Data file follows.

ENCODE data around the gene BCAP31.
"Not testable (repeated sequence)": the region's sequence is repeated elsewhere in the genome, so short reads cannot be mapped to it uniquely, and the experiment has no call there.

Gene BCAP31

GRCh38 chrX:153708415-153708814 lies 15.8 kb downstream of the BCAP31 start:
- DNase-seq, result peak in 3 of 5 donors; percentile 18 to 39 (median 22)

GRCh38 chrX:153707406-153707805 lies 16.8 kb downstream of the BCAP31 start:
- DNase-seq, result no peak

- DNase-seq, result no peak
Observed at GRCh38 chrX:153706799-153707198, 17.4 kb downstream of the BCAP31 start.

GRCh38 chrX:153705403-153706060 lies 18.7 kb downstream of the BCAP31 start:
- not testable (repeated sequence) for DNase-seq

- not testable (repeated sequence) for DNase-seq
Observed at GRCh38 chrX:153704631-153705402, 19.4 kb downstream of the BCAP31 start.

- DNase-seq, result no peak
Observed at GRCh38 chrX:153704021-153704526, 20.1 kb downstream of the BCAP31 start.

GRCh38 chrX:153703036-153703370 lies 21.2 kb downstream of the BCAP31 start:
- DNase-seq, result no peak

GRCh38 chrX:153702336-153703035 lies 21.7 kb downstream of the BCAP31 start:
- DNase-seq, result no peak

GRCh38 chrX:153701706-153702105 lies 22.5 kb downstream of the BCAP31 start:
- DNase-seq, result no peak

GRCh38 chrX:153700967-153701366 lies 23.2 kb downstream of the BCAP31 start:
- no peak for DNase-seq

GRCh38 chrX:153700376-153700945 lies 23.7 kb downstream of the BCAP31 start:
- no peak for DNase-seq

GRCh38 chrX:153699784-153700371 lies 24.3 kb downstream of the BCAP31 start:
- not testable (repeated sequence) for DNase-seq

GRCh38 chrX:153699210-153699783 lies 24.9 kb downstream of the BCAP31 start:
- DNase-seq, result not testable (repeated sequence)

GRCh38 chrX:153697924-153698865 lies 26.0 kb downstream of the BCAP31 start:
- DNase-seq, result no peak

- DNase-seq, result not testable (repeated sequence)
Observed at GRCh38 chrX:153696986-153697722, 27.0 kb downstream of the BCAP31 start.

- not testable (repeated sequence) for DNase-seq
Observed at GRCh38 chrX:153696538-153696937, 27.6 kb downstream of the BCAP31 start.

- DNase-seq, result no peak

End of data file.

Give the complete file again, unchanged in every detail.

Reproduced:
ENCODE data around the gene BCAP31.
"Not testable (repeated sequence)": the region's sequence is repeated elsewhere in the genome, so short reads cannot be mapped to it uniquely, and the experiment has no call there.

Gene BCAP31

GRCh38 chrX:153708415-153708814 lies 15.8 kb downstream of the BCAP31 start:
- DNase-seq, result peak in 3 of 5 donors; percentile 18 to 39 (median 22)

GRCh38 chrX:153707406-153707805 lies 16.8 kb downstream of the BCAP31 start:
- DNase-seq, result no peak

- DNase-seq, result no peak
Observed at GRCh38 chrX:153706799-153707198, 17.4 kb downstream of the BCAP31 start.

GRCh38 chrX:153705403-153706060 lies 18.7 kb downstream of the BCAP31 start:
- not testable (repeated sequence) for DNase-seq

- not testable (repeated sequence) for DNase-seq
Observed at GRCh38 chrX:153704631-153705402, 19.4 kb downstream of the BCAP31 start.

- DNase-seq, result no peak
Observed at GRCh38 chrX:153704021-153704526, 20.1 kb downstream of the BCAP31 start.

GRCh38 chrX:153703036-153703370 lies 21.2 kb downstream of the BCAP31 start:
- DNase-seq, result no peak

GRCh38 chrX:153702336-153703035 lies 21.7 kb downstream of the BCAP31 start:
- DNase-seq, result no peak

GRCh38 chrX:153701706-153702105 lies 22.5 kb downstream of the BCAP31 start:
- DNase-seq, result no peak

GRCh38 chrX:153700967-153701366 lies 23.2 kb downstream of the BCAP31 start:
- no peak for DNase-seq

GRCh38 chrX:153700376-153700945 lies 23.7 kb downstream of the BCAP31 start:
- no peak for DNase-seq

GRCh38 chrX:153699784-153700371 lies 24.3 kb downstream of the BCAP31 start:
- not testable (repeated sequence) for DNase-seq

GRCh38 chrX:153699210-153699783 lies 24.9 kb downstream of the BCAP31 start:
- DNase-seq, result not testable (repeated sequence)

GRCh38 chrX:153697924-153698865 lies 26.0 kb downstream of the BCAP31 start:
- DNase-seq, result no peak

- DNase-seq, result not testable (repeated sequence)
Observed at GRCh38 chrX:153696986-153697722, 27.0 kb downstream of the BCAP31 start.

- not testable (repeated sequence) for DNase-seq
Observed at GRCh38 chrX:153696538-153696937, 27.6 kb downstream of the BCAP31 start.

- DNase-seq, result no peak